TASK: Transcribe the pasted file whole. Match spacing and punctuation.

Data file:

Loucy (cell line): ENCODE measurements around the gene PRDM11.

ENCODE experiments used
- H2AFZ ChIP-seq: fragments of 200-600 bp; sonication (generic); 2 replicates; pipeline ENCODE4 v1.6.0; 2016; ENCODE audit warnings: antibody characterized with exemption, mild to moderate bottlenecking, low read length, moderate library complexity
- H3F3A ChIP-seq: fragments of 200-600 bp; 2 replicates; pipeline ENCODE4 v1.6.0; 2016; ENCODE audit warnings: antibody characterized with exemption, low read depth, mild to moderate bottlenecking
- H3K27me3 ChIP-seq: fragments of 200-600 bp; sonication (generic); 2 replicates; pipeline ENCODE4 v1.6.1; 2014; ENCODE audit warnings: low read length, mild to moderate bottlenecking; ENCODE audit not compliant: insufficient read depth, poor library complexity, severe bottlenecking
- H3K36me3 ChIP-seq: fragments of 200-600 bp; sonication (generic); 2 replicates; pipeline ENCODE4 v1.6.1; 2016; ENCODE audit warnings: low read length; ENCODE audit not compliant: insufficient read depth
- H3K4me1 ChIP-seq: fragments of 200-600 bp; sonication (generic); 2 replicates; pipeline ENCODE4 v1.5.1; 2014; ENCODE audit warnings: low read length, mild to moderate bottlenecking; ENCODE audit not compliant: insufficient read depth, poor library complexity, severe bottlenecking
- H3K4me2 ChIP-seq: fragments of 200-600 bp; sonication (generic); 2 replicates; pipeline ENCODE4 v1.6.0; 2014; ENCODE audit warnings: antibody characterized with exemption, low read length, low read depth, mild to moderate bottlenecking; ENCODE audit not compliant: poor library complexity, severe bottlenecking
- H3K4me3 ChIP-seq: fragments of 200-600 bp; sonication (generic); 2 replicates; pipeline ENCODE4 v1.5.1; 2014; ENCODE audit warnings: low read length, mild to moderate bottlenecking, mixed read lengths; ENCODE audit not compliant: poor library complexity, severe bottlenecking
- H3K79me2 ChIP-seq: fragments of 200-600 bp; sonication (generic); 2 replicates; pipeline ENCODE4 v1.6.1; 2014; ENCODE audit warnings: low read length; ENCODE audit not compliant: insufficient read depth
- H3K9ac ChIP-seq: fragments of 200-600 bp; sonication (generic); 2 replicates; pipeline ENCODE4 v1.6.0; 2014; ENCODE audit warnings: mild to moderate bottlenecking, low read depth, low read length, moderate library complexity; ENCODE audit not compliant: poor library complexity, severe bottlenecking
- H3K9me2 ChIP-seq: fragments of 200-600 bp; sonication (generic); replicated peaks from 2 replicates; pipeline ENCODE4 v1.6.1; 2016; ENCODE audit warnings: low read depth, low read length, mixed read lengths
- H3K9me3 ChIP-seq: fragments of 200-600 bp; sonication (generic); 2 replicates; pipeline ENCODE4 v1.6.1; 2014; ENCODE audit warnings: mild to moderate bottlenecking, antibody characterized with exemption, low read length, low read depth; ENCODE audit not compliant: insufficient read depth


Loucy (cell line): ENCODE measurements around the gene PRDM11.

ENCODE experiments used
- H2AFZ ChIP-seq: fragments of 200-600 bp; sonication (generic); 2 replicates; pipeline ENCODE4 v1.6.0; 2016; ENCODE audit warnings: antibody characterized with exemption, mild to moderate bottlenecking, low read length, moderate library complexity
- H3F3A ChIP-seq: fragments of 200-600 bp; 2 replicates; pipeline ENCODE4 v1.6.0; 2016; ENCODE audit warnings: antibody characterized with exemption, low read depth, mild to moderate bottlenecking
- H3K27me3 ChIP-seq: fragments of 200-600 bp; sonication (generic); 2 replicates; pipeline ENCODE4 v1.6.1; 2014; ENCODE audit warnings: low read length, mild to moderate bottlenecking; ENCODE audit not compliant: insufficient read depth, poor library complexity, severe bottlenecking
- H3K36me3 ChIP-seq: fragments of 200-600 bp; sonication (generic); 2 replicates; pipeline ENCODE4 v1.6.1; 2016; ENCODE audit warnings: low read length; ENCODE audit not compliant: insufficient read depth
- H3K4me1 ChIP-seq: fragments of 200-600 bp; sonication (generic); 2 replicates; pipeline ENCODE4 v1.5.1; 2014; ENCODE audit warnings: low read length, mild to moderate bottlenecking; ENCODE audit not compliant: insufficient read depth, poor library complexity, severe bottlenecking
- H3K4me2 ChIP-seq: fragments of 200-600 bp; sonication (generic); 2 replicates; pipeline ENCODE4 v1.6.0; 2014; ENCODE audit warnings: antibody characterized with exemption, low read length, low read depth, mild to moderate bottlenecking; ENCODE audit not compliant: poor library complexity, severe bottlenecking
- H3K4me3 ChIP-seq: fragments of 200-600 bp; sonication (generic); 2 replicates; pipeline ENCODE4 v1.5.1; 2014; ENCODE audit warnings: low read length, mild to moderate bottlenecking, mixed read lengths; ENCODE audit not compliant: poor library complexity, severe bottlenecking
- H3K79me2 ChIP-seq: fragments of 200-600 bp; sonication (generic); 2 replicates; pipeline ENCODE4 v1.6.1; 2014; ENCODE audit warnings: low read length; ENCODE audit not compliant: insufficient read depth
- H3K9ac ChIP-seq: fragments of 200-600 bp; sonication (generic); 2 replicates; pipeline ENCODE4 v1.6.0; 2014; ENCODE audit warnings: mild to moderate bottlenecking, low read depth, low read length, moderate library complexity; ENCODE audit not compliant: poor library complexity, severe bottlenecking
- H3K9me2 ChIP-seq: fragments of 200-600 bp; sonication (generic); replicated peaks from 2 replicates; pipeline ENCODE4 v1.6.1; 2016; ENCODE audit warnings: low read depth, low read length, mixed read lengths
- H3K9me3 ChIP-seq: fragments of 200-600 bp; sonication (generic); 2 replicates; pipeline ENCODE4 v1.6.1; 2014; ENCODE audit warnings: mild to moderate bottlenecking, antibody characterized with exemption, low read length, low read depth; ENCODE audit not compliant: insufficient read depth